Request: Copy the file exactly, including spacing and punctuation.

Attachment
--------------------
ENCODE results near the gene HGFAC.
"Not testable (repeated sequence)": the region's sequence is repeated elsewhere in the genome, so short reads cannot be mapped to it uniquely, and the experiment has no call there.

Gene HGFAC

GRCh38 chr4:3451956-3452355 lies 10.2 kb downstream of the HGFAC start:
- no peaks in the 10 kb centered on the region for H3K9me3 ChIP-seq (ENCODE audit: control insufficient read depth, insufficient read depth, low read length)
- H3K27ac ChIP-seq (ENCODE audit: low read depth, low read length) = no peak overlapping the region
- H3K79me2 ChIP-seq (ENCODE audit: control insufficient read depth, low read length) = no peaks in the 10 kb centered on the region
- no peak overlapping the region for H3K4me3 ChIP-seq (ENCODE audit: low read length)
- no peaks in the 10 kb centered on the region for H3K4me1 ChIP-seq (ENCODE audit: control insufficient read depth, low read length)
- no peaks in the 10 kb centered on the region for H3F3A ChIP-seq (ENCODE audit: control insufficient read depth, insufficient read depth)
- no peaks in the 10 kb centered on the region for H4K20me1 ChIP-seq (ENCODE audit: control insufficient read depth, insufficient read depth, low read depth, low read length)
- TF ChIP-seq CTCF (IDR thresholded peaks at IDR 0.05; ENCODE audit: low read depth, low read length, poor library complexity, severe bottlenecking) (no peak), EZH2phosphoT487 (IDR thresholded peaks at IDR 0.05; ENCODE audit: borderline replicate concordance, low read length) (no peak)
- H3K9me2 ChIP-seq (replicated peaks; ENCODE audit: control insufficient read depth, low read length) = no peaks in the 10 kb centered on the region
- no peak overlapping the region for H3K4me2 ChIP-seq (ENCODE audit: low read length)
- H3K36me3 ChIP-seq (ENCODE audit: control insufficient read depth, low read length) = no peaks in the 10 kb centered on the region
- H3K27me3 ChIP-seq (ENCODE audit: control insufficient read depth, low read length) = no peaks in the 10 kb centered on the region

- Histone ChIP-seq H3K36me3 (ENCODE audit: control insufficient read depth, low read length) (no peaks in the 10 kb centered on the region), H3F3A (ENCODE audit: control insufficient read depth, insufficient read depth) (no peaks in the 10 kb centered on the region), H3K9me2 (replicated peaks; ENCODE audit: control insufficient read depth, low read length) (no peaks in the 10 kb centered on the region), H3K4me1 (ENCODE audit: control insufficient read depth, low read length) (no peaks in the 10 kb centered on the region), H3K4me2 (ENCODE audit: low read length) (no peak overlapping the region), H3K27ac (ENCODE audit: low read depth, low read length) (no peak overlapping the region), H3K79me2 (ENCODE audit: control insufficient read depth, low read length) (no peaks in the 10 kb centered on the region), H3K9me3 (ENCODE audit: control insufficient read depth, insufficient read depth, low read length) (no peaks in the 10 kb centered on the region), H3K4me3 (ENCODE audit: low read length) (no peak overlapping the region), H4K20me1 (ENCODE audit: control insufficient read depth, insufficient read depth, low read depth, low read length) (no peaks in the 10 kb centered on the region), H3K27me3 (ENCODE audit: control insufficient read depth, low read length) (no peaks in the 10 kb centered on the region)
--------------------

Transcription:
ENCODE results near the gene HGFAC.
"Not testable (repeated sequence)": the region's sequence is repeated elsewhere in the genome, so short reads cannot be mapped to it uniquely, and the experiment has no call there.

Gene HGFAC

GRCh38 chr4:3451956-3452355 lies 10.2 kb downstream of the HGFAC start:
- no peaks in the 10 kb centered on the region for H3K9me3 ChIP-seq (ENCODE audit: control insufficient read depth, insufficient read depth, low read length)
- H3K27ac ChIP-seq (ENCODE audit: low read depth, low read length) = no peak overlapping the region
- H3K79me2 ChIP-seq (ENCODE audit: control insufficient read depth, low read length) = no peaks in the 10 kb centered on the region
- no peak overlapping the region for H3K4me3 ChIP-seq (ENCODE audit: low read length)
- no peaks in the 10 kb centered on the region for H3K4me1 ChIP-seq (ENCODE audit: control insufficient read depth, low read length)
- no peaks in the 10 kb centered on the region for H3F3A ChIP-seq (ENCODE audit: control insufficient read depth, insufficient read depth)
- no peaks in the 10 kb centered on the region for H4K20me1 ChIP-seq (ENCODE audit: control insufficient read depth, insufficient read depth, low read depth, low read length)
- TF ChIP-seq CTCF (IDR thresholded peaks at IDR 0.05; ENCODE audit: low read depth, low read length, poor library complexity, severe bottlenecking) (no peak), EZH2phosphoT487 (IDR thresholded peaks at IDR 0.05; ENCODE audit: borderline replicate concordance, low read length) (no peak)
- H3K9me2 ChIP-seq (replicated peaks; ENCODE audit: control insufficient read depth, low read length) = no peaks in the 10 kb centered on the region
- no peak overlapping the region for H3K4me2 ChIP-seq (ENCODE audit: low read length)
- H3K36me3 ChIP-seq (ENCODE audit: control insufficient read depth, low read length) = no peaks in the 10 kb centered on the region
- H3K27me3 ChIP-seq (ENCODE audit: control insufficient read depth, low read length) = no peaks in the 10 kb centered on the region

- Histone ChIP-seq H3K36me3 (ENCODE audit: control insufficient read depth, low read length) (no peaks in the 10 kb centered on the region), H3F3A (ENCODE audit: control insufficient read depth, insufficient read depth) (no peaks in the 10 kb centered on the region), H3K9me2 (replicated peaks; ENCODE audit: control insufficient read depth, low read length) (no peaks in the 10 kb centered on the region), H3K4me1 (ENCODE audit: control insufficient read depth, low read length) (no peaks in the 10 kb centered on the region), H3K4me2 (ENCODE audit: low read length) (no peak overlapping the region), H3K27ac (ENCODE audit: low read depth, low read length) (no peak overlapping the region), H3K79me2 (ENCODE audit: control insufficient read depth, low read length) (no peaks in the 10 kb centered on the region), H3K9me3 (ENCODE audit: control insufficient read depth, insufficient read depth, low read length) (no peaks in the 10 kb centered on the region), H3K4me3 (ENCODE audit: low read length) (no peak overlapping the region), H4K20me1 (ENCODE audit: control insufficient read depth, insufficient read depth, low read depth, low read length) (no peaks in the 10 kb centered on the region), H3K27me3 (ENCODE audit: control insufficient read depth, low read length) (no peaks in the 10 kb centered on the region)